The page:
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Candidates for the 2022 Winter Olympics are dropping like flies as Europe's citizens express their horror at the prospect of shouldering the financial burden of the quadrennial extravaganza. Krakow last week pulled out of the running when 70 per cent of voters in the Polish city said Nie. In January, the mayor of Stockholm declined the opportunity due to the cost, and the electorates in Munich and in Switzerland's Davos and St. Moritz have already spurned Olympic gold. With civil unrest threatening to wreak havoc in Brazil during the football World Cup and allegations of corruption swirling over Qatar's bid for that event in 2022, one begins to wonder whether the future of global sporting events lies in unsuitable locations in states governed by the incompetent and the corrupt.

Oslo is the International Olympic Committee's (IOC) last hope for a plausible candidate for the Winter Games, but the Norwegian government has yet to make up its mind, public support is weak and the opposition is not supporting a bid. Left in the running are Almaty in Kazakhstan, Beijing (again) and Lviv in Ukraine. The latter has effectively disqualified itself, for obvious reasons and the other two candidate cities don't need to consider public opinion. However, the IOC badly needs an uncontroversial venue with guaranteed snowfall to refocus the games on sport, rather than politics and the allegations of cronyism and corruption that engulfed the $51-billion (U.S.) Sochi Winter Olympics in Russia.

Global sporting championships make great television but almost without exception, they deliver negative financial returns, redundant sports facilities and municipal indebtedness. Vancouver, which hosted the last winter games, escaped financial cataclysm by whisking most of the $7-billion cost out of the city and into the political embrace of provincial and federal government. Unlike in Russia, where a bevy of oligarchs and oil companies shouldered much of the bloated cost, the citizens of Western democracies have to pay for the event and although the 2012 games were widely enjoyed, London will be paying for its Olympics for many years to come. The original budget of £2-billion ($3.7-billion) inflated to £9-billion and each London household will suffer a levy of £20 per year for a decade to fund the city's share of the bill.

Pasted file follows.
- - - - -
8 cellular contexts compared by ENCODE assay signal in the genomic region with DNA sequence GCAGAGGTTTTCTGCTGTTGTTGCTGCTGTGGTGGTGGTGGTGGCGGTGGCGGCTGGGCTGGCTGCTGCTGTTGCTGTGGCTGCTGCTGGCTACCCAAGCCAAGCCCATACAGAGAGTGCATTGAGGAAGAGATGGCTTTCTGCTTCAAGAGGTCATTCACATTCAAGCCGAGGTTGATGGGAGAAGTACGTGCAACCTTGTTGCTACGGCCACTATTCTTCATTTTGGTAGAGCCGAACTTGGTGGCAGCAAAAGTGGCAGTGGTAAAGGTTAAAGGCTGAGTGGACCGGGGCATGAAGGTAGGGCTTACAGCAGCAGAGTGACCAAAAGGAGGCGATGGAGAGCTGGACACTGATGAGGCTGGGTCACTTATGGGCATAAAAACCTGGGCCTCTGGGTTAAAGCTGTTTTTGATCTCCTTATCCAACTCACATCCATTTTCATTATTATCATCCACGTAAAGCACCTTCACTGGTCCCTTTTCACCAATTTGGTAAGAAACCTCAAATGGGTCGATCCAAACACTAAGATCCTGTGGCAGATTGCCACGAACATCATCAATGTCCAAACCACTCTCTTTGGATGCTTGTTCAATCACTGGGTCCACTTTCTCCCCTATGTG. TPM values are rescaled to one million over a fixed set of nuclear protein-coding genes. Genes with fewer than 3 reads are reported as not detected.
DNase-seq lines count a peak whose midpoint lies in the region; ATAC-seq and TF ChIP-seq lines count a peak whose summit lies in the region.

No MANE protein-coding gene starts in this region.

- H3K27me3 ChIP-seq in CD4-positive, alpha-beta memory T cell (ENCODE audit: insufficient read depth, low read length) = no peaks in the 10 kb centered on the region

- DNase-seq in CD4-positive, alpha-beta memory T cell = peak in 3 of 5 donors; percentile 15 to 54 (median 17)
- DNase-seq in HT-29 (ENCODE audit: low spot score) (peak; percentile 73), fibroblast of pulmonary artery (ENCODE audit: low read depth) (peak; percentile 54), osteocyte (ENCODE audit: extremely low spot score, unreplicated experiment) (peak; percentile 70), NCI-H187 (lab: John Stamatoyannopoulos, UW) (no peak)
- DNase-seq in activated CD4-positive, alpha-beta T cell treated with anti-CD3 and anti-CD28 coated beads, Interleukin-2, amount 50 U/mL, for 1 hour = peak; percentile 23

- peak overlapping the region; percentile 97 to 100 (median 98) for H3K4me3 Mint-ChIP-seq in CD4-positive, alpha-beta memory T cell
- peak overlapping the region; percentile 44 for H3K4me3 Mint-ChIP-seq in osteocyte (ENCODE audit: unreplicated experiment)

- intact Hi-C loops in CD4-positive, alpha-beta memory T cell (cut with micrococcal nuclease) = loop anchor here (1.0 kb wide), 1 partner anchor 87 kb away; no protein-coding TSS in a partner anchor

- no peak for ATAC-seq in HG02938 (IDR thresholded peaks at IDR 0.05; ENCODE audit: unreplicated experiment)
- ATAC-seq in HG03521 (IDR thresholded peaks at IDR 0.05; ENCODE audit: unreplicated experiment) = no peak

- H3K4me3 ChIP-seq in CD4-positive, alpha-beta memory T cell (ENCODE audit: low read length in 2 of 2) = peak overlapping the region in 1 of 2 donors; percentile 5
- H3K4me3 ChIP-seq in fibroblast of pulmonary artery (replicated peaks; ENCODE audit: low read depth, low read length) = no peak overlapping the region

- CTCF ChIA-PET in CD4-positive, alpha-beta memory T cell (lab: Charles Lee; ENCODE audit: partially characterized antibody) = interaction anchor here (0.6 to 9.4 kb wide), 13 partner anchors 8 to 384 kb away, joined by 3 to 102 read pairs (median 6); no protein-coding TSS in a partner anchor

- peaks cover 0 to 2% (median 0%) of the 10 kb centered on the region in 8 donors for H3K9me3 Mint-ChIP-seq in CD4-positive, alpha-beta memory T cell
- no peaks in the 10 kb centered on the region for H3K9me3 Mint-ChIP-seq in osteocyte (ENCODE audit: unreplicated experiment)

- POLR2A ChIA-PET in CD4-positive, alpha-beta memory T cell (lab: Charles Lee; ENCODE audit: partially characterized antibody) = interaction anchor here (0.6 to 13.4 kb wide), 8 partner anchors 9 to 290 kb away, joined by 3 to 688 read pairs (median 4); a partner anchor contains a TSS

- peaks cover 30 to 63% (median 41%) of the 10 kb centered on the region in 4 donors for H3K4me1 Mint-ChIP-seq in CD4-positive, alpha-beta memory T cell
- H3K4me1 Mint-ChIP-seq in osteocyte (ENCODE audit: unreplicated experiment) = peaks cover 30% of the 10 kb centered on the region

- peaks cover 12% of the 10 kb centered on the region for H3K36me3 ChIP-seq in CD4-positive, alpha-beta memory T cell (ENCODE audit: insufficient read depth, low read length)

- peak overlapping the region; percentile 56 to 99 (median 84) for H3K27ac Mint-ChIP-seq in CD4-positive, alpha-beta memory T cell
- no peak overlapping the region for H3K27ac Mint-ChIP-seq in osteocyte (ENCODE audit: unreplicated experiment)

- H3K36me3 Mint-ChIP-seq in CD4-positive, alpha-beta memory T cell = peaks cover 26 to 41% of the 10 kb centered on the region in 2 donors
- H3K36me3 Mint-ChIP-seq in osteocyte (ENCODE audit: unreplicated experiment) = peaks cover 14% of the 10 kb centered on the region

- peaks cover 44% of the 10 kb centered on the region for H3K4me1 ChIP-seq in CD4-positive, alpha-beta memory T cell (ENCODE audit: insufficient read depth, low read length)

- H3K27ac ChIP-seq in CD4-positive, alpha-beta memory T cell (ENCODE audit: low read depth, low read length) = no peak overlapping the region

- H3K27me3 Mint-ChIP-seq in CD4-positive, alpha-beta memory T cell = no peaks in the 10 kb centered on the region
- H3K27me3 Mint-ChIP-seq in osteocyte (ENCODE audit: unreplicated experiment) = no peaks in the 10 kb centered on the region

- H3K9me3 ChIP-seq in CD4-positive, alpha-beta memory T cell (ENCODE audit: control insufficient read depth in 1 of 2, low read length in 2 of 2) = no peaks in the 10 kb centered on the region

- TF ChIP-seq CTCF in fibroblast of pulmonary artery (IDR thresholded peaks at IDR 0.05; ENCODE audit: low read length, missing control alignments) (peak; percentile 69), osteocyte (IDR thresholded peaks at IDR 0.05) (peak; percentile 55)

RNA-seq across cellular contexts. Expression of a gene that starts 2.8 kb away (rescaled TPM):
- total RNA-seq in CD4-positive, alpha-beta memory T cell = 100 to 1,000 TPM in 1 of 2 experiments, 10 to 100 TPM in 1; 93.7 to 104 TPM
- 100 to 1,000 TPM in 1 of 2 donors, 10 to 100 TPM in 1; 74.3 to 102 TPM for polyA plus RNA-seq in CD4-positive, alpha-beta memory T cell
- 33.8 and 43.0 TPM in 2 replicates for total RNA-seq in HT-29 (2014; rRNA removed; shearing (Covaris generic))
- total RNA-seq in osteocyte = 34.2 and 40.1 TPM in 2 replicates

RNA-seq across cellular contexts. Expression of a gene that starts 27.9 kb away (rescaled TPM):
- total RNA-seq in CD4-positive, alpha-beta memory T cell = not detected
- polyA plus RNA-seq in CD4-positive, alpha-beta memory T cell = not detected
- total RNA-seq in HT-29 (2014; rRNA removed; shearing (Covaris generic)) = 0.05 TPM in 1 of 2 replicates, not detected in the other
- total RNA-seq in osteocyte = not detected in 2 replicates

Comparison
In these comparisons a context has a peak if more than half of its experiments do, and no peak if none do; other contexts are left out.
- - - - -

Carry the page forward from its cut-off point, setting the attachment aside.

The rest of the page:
The debate over the benefits in tourism and infrastructure stimulus of global sporting events never ends, but it is clear that public appetite in developed countries to host such jamborees is waning. Added to that is the grotesque corruption that seems to afflict the organizations which dominate global sport, whether it is the Olympics, Formula One motor racing or World Cup soccer. After the recent allegations in the British press that a Qatari former vice-president of FIFA, the soccer governing body, had paid £3-million in bribes to secure votes for Qatar's bid to host the 2022 World Cup, it now seems almost certain the competition will have to be rerun.

Meanwhile, there is mounting anxiety about the safety of people attending the World Cup events which start next week in Brazil and what extreme measures the Brazilian police might take to "pacify" the population in the slums of Rio and Sao Paolo. So violent and so visible has been the opposition to the World Cup among Brazil's lower middle-class of teachers and public sector workers that there is speculation that any setback, in particular a failure by Brazil's team to at least reach the quarter-finals, could lead to the downfall of Dilma Rousseff's government.

These are big stakes, even for global sporting fixtures, and you might wonder why politicians take the risk. The answer is that governments have always relied on circuses to distract voters from the daily drudgery of existence in crowded cities infected with crime and unemployment. If the world begins to tire of such grandiosity, extravagance and corruption, perhaps it is a good sign, that for a large minority, life has improved sufficiently that we no longer need sporting operas to distract us from reality. It may also be true for many among the impoverished majority, that the truth is now too appalling and the insult too great to tolerate any longer.